The light in the doctor’s office is familiar, as are the colors of the walls and cupboards, the smooth surface of the examination table, the charts on the wall of the nervous and muscular systems. Even the color of the doctors hair is familiar. It seems she is always blonde. I can’t count the number of doctors anymore, can’t tally the puzzled expressions, the trace lines of doubt stitched around the corners of their eyes and knotted right between the brow. Today she is wearing a cotton candy pink sweater set that matches her glasses, which are also pink, and strung from a glass-beaded chain around her neck. Her slacks do not wrinkle. She is kind, but prim and cool, detached from any emotion I am feeling. She reaches a hand out and pats my knee, which is exposed through a hole in my jeans that appears vulgar in her presence.
“You’re probably just going to have to live with this for the rest of your life, but I can help you manage your pain.” I’m wading through a deep stream and my legs are catching on reeds in the brackish water. I try to speak but I feel as if I’ve swallowed cotton balls. I begin to cry. She stiffens and says nothing while I weep.
“You know, you really need to be getting these feelings out with a therapist, not with me,” she says after a moment. Her voice jumps as she speaks, and her eyes narrow a bit. I sense fear. I am speechless, drowning in the cotton balls that are coming up from my insides. I feel the shame coiling around me at the same time, so I am expanding and contracting all at once, and remain paralyzed in distress while she continues speaking.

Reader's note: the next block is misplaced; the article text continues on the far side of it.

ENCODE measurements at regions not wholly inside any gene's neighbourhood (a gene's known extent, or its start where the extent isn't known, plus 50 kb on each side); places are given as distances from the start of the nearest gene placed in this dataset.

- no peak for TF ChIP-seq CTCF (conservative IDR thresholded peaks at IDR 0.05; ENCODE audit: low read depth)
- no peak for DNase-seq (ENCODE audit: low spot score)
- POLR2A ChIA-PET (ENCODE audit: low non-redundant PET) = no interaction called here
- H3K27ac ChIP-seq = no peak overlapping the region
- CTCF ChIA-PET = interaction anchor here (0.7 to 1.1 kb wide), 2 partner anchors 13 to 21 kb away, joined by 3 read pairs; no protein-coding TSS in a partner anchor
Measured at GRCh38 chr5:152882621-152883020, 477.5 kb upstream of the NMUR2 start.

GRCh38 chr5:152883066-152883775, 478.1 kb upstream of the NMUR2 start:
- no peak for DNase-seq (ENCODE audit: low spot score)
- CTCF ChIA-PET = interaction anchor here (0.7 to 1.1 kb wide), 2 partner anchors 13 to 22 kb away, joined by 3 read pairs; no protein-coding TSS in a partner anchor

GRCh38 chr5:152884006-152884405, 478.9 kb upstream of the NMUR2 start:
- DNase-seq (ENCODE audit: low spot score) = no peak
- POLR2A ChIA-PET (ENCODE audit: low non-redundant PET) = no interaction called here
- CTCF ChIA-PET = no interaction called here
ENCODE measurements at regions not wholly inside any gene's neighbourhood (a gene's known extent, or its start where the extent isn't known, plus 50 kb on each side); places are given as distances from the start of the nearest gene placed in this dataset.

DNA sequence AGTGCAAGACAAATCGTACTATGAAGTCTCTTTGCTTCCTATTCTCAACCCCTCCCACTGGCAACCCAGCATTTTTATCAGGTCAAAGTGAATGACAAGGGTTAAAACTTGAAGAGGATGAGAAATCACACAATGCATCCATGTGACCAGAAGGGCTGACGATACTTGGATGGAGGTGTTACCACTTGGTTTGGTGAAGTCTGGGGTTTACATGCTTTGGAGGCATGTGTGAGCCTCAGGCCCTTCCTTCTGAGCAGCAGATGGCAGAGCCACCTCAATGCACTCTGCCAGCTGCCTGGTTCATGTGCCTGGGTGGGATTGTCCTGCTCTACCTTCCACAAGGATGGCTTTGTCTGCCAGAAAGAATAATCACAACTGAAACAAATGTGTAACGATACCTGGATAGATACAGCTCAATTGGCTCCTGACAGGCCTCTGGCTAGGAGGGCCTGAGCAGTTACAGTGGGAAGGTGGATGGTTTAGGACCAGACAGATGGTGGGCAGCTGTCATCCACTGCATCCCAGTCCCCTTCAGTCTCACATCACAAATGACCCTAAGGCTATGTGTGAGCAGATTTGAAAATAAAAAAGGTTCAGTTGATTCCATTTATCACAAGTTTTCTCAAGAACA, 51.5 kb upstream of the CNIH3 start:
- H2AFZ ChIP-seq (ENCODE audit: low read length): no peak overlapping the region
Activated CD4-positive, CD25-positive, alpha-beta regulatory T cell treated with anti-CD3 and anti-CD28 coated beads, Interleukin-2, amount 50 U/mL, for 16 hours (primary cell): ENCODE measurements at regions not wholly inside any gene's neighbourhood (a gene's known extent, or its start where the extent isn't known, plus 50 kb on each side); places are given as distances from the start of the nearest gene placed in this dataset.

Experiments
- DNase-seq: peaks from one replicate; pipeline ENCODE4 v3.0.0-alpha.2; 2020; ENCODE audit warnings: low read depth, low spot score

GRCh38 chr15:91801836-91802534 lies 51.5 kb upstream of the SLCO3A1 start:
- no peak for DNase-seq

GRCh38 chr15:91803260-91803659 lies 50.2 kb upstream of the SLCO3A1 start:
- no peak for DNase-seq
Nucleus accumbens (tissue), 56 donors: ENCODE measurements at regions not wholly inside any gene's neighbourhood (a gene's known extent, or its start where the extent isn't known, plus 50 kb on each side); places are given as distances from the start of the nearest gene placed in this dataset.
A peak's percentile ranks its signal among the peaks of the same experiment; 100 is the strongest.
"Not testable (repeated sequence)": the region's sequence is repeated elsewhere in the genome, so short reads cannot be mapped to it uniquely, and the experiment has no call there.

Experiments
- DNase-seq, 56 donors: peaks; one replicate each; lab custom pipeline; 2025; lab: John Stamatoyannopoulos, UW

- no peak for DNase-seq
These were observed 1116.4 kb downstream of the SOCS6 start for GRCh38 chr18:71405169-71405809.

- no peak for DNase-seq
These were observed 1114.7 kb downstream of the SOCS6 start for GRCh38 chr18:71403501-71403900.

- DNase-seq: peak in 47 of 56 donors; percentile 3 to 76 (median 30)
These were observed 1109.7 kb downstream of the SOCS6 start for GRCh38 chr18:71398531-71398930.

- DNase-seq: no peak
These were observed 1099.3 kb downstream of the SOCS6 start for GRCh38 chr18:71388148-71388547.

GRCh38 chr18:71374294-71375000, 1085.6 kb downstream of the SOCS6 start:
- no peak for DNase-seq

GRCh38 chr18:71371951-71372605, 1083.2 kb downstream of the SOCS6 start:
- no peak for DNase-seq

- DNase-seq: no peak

“I think you have to stop thinking about it so much,” she says, her voice grave. “Otherwise you’re just a big painful vagina walking around New York City.”
“But that’s exactly what I am,” I stammer. She stares back at me blankly as I imagine my vulva lurching down Fifth Avenue like King Kong – misunderstood and emotionally scarred, careening past screaming tourists and hanging, heartbroken, off the Empire State Building. The room moves in and out of focus while this image begins to take shape. I am just a big painful vagina walking around New York City, and that’s it for me.
Stop thinking about it so much, the doctors words taunt as my jeans rub and chafe and the pain corkscrews between my legs. Stop thinking about it so much, she jeers, once I’m perched uncomfortably on the edge of the subway bench. Stop thinking about it so much, she chirps, as I trudge wearily up the stairs of my 5th floor walkup, the throbbing between my legs pulsing in time with my new mantra.